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Chapter 18

Chapter 18 BU353.docx

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Heather Graham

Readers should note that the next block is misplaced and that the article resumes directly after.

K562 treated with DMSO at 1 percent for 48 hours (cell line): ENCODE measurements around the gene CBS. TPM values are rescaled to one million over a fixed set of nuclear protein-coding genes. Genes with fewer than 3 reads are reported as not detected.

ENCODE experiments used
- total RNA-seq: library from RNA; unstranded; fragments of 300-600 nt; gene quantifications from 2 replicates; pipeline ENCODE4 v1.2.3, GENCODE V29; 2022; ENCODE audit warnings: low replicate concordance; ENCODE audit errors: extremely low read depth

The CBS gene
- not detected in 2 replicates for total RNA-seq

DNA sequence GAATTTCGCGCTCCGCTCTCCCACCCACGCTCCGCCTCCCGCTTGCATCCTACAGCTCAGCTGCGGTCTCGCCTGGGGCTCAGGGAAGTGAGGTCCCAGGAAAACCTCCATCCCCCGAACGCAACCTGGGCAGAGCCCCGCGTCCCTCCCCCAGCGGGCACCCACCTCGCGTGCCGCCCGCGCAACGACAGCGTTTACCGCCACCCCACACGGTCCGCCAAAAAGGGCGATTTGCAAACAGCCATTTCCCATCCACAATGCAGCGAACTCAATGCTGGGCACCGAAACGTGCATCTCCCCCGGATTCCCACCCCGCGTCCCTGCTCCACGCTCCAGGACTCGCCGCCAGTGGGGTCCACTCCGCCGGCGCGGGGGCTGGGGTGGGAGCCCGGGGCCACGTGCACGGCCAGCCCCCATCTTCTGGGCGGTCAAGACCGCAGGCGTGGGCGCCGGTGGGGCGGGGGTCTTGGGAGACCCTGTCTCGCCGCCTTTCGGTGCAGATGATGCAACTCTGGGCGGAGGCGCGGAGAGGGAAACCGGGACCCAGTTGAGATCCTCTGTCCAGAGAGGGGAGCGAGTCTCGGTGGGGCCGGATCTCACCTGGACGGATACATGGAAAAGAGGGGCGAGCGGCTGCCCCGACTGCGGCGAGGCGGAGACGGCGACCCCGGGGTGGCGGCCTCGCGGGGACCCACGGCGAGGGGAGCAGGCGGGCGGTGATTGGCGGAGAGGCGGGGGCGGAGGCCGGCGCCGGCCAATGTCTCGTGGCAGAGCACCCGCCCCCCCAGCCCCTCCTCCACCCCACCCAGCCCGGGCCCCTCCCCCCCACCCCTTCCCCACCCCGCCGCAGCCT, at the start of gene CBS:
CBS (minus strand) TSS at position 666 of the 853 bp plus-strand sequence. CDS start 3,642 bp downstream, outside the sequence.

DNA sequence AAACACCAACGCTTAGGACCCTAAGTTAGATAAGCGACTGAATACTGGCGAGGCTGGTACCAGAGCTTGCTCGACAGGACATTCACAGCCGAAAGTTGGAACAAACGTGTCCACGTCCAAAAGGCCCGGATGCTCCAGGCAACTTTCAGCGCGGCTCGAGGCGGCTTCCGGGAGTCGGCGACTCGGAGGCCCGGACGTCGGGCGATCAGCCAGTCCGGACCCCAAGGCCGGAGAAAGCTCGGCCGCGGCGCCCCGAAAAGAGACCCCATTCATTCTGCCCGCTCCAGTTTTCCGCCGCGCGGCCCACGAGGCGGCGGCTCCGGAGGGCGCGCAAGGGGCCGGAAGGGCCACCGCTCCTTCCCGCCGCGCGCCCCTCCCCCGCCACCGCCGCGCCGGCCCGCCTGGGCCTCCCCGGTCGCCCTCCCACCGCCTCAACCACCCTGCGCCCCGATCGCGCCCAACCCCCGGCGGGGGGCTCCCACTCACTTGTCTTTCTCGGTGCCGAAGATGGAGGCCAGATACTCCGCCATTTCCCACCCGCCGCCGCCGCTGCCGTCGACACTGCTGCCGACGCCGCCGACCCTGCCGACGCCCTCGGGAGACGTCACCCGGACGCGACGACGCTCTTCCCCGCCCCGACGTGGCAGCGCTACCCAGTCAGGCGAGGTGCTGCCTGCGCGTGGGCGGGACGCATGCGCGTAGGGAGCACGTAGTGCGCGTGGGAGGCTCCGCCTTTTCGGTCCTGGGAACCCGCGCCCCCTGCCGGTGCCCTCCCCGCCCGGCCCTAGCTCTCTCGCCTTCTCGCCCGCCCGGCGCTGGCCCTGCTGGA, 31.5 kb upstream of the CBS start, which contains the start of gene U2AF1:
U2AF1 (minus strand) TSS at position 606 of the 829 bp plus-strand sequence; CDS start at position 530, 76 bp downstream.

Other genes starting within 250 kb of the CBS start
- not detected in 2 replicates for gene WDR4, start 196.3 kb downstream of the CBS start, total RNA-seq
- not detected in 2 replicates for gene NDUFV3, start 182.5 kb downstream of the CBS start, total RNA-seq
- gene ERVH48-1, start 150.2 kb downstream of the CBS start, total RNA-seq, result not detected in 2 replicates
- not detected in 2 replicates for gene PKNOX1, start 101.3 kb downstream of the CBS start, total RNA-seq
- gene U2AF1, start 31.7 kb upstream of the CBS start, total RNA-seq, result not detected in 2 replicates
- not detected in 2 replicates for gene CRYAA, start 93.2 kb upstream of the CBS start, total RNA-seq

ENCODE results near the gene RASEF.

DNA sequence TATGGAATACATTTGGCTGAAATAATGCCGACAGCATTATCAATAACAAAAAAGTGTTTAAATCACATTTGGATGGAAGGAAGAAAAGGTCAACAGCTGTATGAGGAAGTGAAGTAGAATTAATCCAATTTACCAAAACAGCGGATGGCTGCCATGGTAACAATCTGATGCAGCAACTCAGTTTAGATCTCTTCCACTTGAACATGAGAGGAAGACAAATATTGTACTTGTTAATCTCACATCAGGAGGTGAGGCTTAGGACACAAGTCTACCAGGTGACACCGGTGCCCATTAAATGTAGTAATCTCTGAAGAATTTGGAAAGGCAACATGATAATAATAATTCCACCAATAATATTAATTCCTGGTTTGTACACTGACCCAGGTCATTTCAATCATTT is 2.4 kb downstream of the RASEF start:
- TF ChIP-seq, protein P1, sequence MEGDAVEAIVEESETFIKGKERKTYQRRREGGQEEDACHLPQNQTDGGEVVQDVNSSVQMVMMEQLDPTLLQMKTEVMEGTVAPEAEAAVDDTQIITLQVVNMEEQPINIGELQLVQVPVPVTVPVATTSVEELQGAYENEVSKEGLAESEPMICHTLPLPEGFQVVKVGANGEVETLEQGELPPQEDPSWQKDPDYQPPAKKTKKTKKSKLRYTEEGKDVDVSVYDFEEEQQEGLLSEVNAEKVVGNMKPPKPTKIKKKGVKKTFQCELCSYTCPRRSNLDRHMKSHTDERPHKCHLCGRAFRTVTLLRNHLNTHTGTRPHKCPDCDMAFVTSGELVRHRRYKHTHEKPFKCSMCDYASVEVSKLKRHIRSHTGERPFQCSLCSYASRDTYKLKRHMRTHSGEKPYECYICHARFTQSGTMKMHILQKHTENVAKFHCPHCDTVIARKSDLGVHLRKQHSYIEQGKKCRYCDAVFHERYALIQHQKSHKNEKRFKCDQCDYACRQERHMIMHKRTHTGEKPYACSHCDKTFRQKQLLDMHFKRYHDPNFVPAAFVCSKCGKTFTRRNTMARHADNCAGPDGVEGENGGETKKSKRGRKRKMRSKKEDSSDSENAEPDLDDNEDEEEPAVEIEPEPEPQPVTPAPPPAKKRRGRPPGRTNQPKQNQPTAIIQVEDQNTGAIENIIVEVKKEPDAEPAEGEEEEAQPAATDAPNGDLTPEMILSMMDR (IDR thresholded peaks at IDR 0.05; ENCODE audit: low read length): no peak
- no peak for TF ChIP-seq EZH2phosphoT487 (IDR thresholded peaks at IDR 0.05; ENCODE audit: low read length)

BU353 Chapter 18 – Commercial Insurance Contracts Week 8 Overview of Contracts and Markets -Commercial insurance contracts are broadly classified as either property-casualty or life-health- retirement contracts -The latter classification includes group life, medical, disability, annuity, and related pension contracts associated with employee benefit plan, as well as corporate-owned life insurance on key personnel and other employees Major Types of Commercial Property-Causality Insurance 1. First-party coverage for policyholders’ losses from property damage and associated loss of income 2. Liability and related coverages for injury or damage to third-parties 3. Multiple-peril contracts, which analogous to homeowners insurance cover both property and liability losses in a single contract 4. Surety bonds and financial guarantees -Businesses often retain substantial amounts of loss and/or rely on alternative risk transfer devices where the costs are not reflected in commercial lines insurance premiums -The largest two commercial lines of business are general liability which covers liability arising out of common business hazards, and commercial property -The major types of commercial property-casualty insurance contracts are subject to a large degree of standardization of coverage are legislation, general usage, and court decisions that require insurers to pay for losses that were not intended in the original wording, such as mold or asbestos losses -Separate policies and hundreds of endorsements are available to customize contracts, either by adding coverage for a higher premium, or deleting coverage for a premium reduction -Larger business buyers often negotiate customized terms of coverage to meet special needs -Highly customized contracts often are called manuscript policies -Policy standardization facilitates price and service comparisons among insurers by risk managers, brokers, and other commercial insurance buyers Designing and Negotiating Commercial Insurance Programs -Many medium-to-large businesses are relatively sophisticated in insurance maters and have employees or consultants devoted to risk management and insurance and/or are represented by knowledgeable brokers -Arranging a commercial insurance program typically begins with preliminary program specifications that outline the firm’s willingness to retain risk and general preference for coverages and terms -The broker than provides the specifications to insurers and solicits coverage proposals -The major criteria used to choose among competing proposals include: -The program’s expected cost, on a present value basis -Possible variation in the firm’s cost that arises because the firm retains ultimate responsibility for paying some losses through deductibles -The availability and scope of specialized coverages and endorsements -The types and quality of loss control, claim settlement, and other services provided by the insurer, and the insurer’s willingness and ability to accommodate special needs of the buyer with respect to the timing of premium payments, loss control, ad claim settlement -Any prior experience of the buyer with the insurer -The insurer’s reputation and financial strength -Business buyers and their brokers usually devote substantial effort to evaluating alternative proposals based on these criteria -The most important criterion is the expected cost of the program Deductibles and Self-Insured Retentions BU353 Chapter 18 – Commercial Insurance Contracts Week 8 -Exposure diagram – visually displays how the contract apportions losses between the insurer and the insured -The horizontal axis identifies the possible losses from the exposure, and the vertical axis identifies the amount of loss paid by the firm -Whenever the line describing a firm’s exposure to a loss has a positive slope, then the firm is retaining some of the risk -Per occurrence deductible – the firm pays up to the deductible amount on each loss that is covered -Aggregate deductible – the firm pays all losses during the policy period until the aggregate amount paid equals the aggregate deductible -Aggregate deductibles have the possibility of promoting moral hazard -Self-insured retention – the deductible amount that indicates losses below that point are self- insured or retained -The term “self-insured retention” often indicates that the insurer will only pay losses once they exceed the self-insured retention level -When the insurer pays losses and then bills the insured for the deductible amount, the insurer usually will require that the insured provide a letter of credit from a bank that guarantees that the insured will pay losses as promised Loss Sensitive Contracts -The premiums are paid by the insured depend on the losses that occur during the policy period -Loss sensitive contracts typically shift less risk to the insurer compared with traditional fixed premium insurance contracts -Typically involve greater retention than traditional, fixed-premium policies -To the extent that the insurer initially pays losses for the coverage period that eventually will be reimbursed by the policyholder, the insurer essentially provides a loan to the policyholder Experience-rated Policies -Base the premium for the coming period on the individual insured’s past loss experience -Not designed for the purpose of having the policyholder pay a large portion of the unexpected losses during the coverage period -Used because: -It reduces moral hazard -It formalizes how insurers will update their predictions of expected future losses based on the insured firm’s past losses Large Deductible Policies and Retrospectively Rated Policies -With large deductible policies, the policyholder essentially retains a large amount of the risk, but the insure temporarily finances the losses -A retrospectively rated policy has an up-front premium paid, but the size of the total premium ultimately paid by the policyholder, known as the retro premium depends on the magnitude of losses during the policy period -The policyholder must make an additional payment if the retro premium is greater than the up- front premium; the policyholder can receive a refund if the retro premium is lower than the up- front premium -The retro premium is subject to both a minimum and a maximum amount, both of which as defined when the policy is initiated -The policies must specify the timing of retro premium payments -Businesses choose these types of policies for tax reasons Related Loss Sensitive Plans -With an investment credit program, the insured pays the insurer an amount to cover loss payments up to the desired deductible amount and the insurer, after subtracting some of the BU353 Chapter 18 – Commercial Insurance Contracts Week 8 money for expenses, places the funds in a trust account Loss Portfolio Transfers -Loss portfolio transfer – pays the present value of expected claim payments in one lump sum -The insured firm can report the entire amount paid to the insurer as an expense in the year they are paid Policy Limits and Primary/Excess/Umbrella Policies -Excess policies – provide coverage if losses are in excess of some relatively large threshold, called the attachment point -Primary coverage – a policy that attaches immediately above the firm’s retention -Layering coverage – when firms purchase coverage in layers from different insurers -Layering helps to limit a particular insurer’s exposure to a single loss and to distribute losses across insurers, thereby providing greater diversification -Umbrella policy – covers liability losses from multiple exposures or perils -Structuring commerci